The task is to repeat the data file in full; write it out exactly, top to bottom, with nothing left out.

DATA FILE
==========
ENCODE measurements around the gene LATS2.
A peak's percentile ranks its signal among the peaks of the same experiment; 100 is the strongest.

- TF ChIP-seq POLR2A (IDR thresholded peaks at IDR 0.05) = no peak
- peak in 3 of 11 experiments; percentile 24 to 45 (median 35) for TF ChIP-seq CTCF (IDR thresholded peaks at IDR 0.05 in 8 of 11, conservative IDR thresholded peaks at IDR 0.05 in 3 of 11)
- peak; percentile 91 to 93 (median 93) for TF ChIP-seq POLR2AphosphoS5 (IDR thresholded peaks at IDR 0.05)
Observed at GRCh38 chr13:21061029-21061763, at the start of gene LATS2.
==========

ENCODE measurements around the gene LATS2.
A peak's percentile ranks its signal among the peaks of the same experiment; 100 is the strongest.

- TF ChIP-seq POLR2A (IDR thresholded peaks at IDR 0.05) = no peak
- peak in 3 of 11 experiments; percentile 24 to 45 (median 35) for TF ChIP-seq CTCF (IDR thresholded peaks at IDR 0.05 in 8 of 11, conservative IDR thresholded peaks at IDR 0.05 in 3 of 11)
- peak; percentile 91 to 93 (median 93) for TF ChIP-seq POLR2AphosphoS5 (IDR thresholded peaks at IDR 0.05)
Observed at GRCh38 chr13:21061029-21061763, at the start of gene LATS2.